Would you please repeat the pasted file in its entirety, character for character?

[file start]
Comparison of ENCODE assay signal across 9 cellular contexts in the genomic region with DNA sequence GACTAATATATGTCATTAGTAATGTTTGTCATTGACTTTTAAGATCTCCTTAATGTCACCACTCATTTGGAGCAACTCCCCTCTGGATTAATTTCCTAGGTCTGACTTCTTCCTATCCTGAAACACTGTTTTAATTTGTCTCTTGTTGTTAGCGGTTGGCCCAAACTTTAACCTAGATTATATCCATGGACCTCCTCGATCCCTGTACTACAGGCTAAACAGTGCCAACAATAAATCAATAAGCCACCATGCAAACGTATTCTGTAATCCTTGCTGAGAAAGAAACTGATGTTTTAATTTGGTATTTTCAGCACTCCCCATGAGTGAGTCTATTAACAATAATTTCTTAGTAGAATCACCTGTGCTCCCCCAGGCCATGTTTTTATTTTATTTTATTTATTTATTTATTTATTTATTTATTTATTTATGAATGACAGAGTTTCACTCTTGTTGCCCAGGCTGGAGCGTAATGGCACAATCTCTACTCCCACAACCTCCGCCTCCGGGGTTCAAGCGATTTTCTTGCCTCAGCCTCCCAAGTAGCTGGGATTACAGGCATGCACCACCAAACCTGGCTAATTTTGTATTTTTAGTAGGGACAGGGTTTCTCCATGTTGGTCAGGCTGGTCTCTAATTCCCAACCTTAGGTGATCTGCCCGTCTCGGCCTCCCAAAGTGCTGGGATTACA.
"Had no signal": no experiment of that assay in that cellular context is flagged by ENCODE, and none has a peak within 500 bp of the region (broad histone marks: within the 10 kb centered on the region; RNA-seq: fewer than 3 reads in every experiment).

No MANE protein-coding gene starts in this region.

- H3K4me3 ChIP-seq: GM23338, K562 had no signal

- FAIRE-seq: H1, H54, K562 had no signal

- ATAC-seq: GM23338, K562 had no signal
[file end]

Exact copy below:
Comparison of ENCODE assay signal across 9 cellular contexts in the genomic region with DNA sequence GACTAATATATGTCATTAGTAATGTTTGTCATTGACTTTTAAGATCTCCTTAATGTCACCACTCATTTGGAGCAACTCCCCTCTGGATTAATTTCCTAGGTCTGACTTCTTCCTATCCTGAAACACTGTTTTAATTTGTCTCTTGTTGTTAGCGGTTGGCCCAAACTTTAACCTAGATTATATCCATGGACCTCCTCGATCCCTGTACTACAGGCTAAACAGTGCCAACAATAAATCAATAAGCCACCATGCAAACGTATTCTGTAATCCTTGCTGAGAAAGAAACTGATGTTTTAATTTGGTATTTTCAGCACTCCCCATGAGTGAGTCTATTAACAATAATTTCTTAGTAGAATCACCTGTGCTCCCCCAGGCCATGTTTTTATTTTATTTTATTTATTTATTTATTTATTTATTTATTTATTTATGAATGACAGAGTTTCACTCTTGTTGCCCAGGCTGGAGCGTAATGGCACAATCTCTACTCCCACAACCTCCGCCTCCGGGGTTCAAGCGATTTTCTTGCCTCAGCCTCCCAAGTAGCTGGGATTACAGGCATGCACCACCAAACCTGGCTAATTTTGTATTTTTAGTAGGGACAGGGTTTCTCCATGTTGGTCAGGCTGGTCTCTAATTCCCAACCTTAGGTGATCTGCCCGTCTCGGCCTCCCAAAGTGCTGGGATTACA.
"Had no signal": no experiment of that assay in that cellular context is flagged by ENCODE, and none has a peak within 500 bp of the region (broad histone marks: within the 10 kb centered on the region; RNA-seq: fewer than 3 reads in every experiment).

No MANE protein-coding gene starts in this region.

- H3K4me3 ChIP-seq: GM23338, K562 had no signal

- FAIRE-seq: H1, H54, K562 had no signal

- ATAC-seq: GM23338, K562 had no signal